Page 1:The Next Generation Of Windows
Page 2:Installing Windows 8
Page 3:Diving In: Splash Screen And Application Navigation
Page 4:A Tour Of Tiles: Internet Explorer 10, News, Stocks, And Weather
Page 5:A Tour Of Tiles: Social Media And Entertainment
Page 6:Behind The Metro Mask: Desktop And Windows Explorer
Page 7:Interacting With Metro And Vanilla
Page 8:Windows Store: Drumming Up App Support
Page 9:Tablet And Smartphone: Keyboard
Page 10:Tablet And Smartphone: Gestures
Page 11:Windows 8: Our Initial Impressions
A Tour Of Tiles: Internet Explorer 10, News, Stocks, And Weather
The new Metro interface isn’t just about infusing good looks. Microsoft is gunning for a more "immersive" experience, and that starts with Internet Explorer 10. Think of this as a dedicated full-screen implementation of IE on the desktop (F11). The controls are distilled down to the basics, as Microsoft wants you to focus on the webpage and not its interface.
Frequently visited pages are listed in a column when you start to enter an address, and you can “pin” favorites to a tile grid. While this interface is clean and easy to use, Adobe Flash Player is missing, and Microsoft doesn’t plan to include it as part of the Metro interface.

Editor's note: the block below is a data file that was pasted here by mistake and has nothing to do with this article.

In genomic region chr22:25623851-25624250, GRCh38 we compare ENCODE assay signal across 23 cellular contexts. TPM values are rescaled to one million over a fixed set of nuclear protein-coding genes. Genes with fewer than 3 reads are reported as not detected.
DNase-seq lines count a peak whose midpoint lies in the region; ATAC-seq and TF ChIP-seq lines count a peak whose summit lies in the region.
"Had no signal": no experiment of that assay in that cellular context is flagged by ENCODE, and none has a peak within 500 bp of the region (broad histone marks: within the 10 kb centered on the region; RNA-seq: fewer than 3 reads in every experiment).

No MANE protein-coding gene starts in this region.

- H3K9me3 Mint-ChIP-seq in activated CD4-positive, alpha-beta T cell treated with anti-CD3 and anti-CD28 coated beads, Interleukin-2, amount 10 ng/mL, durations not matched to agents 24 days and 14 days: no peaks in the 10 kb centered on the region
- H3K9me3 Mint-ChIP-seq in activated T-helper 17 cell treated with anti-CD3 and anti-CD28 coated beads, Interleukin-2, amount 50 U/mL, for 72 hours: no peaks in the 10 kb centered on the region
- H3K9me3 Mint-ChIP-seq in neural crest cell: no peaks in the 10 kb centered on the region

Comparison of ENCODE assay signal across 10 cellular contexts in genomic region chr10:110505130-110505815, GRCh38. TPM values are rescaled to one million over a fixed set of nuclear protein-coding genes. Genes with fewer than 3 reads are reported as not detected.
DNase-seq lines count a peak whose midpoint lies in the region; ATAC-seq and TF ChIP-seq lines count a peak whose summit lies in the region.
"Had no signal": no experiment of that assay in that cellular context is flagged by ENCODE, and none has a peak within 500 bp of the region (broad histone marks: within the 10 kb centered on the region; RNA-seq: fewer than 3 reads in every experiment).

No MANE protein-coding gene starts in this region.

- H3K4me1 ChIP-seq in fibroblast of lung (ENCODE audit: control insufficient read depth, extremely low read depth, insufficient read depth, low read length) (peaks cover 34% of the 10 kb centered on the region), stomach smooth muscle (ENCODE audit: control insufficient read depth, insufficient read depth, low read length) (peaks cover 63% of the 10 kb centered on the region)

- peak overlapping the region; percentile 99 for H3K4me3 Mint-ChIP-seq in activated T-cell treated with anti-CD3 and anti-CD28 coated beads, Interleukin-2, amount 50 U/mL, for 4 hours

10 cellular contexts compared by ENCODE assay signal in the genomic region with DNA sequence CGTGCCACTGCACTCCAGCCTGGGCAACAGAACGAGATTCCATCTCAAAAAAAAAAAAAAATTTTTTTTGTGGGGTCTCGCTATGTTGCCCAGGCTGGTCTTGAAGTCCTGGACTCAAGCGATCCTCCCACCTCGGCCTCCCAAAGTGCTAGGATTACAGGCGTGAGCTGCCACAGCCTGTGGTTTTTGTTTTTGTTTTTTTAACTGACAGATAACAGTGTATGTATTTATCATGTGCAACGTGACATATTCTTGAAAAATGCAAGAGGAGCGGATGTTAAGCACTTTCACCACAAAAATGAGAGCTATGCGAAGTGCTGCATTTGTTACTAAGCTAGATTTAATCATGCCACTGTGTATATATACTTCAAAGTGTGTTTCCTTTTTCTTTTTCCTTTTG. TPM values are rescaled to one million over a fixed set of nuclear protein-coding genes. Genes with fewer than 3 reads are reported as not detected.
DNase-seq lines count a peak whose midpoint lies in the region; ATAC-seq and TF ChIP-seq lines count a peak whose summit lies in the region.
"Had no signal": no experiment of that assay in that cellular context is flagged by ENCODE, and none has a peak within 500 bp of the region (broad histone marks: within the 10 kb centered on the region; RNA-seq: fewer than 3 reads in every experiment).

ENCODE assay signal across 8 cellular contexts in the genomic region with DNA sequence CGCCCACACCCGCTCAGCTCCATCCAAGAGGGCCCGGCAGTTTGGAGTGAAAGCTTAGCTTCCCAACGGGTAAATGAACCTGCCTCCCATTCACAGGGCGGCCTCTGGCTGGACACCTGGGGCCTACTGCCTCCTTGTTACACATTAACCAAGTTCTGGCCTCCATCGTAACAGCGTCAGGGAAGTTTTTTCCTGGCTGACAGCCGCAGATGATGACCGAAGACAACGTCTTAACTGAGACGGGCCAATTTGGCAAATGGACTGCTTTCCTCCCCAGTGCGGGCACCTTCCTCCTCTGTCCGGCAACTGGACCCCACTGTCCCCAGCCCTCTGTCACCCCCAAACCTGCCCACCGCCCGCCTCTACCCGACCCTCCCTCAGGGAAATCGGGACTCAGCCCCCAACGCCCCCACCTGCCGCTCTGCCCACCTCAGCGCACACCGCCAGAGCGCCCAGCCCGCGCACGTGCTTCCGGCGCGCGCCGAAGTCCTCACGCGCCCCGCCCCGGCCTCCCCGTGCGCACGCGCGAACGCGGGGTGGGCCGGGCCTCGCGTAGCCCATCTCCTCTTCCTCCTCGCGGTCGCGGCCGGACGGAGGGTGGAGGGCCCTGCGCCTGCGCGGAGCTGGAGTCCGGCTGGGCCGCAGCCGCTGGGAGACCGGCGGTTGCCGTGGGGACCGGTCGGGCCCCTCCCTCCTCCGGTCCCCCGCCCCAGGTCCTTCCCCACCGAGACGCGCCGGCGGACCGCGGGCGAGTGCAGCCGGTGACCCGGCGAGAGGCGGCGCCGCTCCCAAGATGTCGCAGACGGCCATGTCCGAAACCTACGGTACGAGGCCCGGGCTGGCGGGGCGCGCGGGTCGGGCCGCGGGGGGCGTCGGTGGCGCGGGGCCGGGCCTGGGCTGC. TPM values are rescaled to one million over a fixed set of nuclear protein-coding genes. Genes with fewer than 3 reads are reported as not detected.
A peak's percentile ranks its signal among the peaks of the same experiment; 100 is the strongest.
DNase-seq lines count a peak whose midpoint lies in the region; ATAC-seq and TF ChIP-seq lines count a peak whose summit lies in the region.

There are also dedicated apps for News (RSS feeds), Stocks, and Weather. For example, in the News app, clicking on an entry takes you to a short story summary. Once you click on that tile, you’re automatically forwarded to the webpage in the Metro version of IE 10. Moving back to the News app requires clicking on the left side of the screen, and you can return to the initial News screen by hitting Esc.
The Stocks app should be an easy win if you need to track business news. Breaking stories are displayed in tiles similar to the News app. Clicking on a entry opens that URL in the Metro version of IE 10. Once you add a stock symbol (right-click), the main splash screen cycles all of the symbols within the Stock tile. If you need to track an individual stock, you can pin a tile to the screen dedicated to a given symbol.
Integration is key here. When other programs in Metro access Internet Explorer, each URL is opened in a separate tab.
The Weather app falls more into the category of eye candy, rather than utility. Add the cities you want to track (right-click) and enjoy watching clouds move across the screen or waves lap onto a stony beach.
- The Next Generation Of Windows
- Installing Windows 8
- Diving In: Splash Screen And Application Navigation
- A Tour Of Tiles: Internet Explorer 10, News, Stocks, And Weather
- A Tour Of Tiles: Social Media And Entertainment
- Behind The Metro Mask: Desktop And Windows Explorer
- Interacting With Metro And Vanilla
- Windows Store: Drumming Up App Support
- Tablet And Smartphone: Keyboard
- Tablet And Smartphone: Gestures
- Windows 8: Our Initial Impressions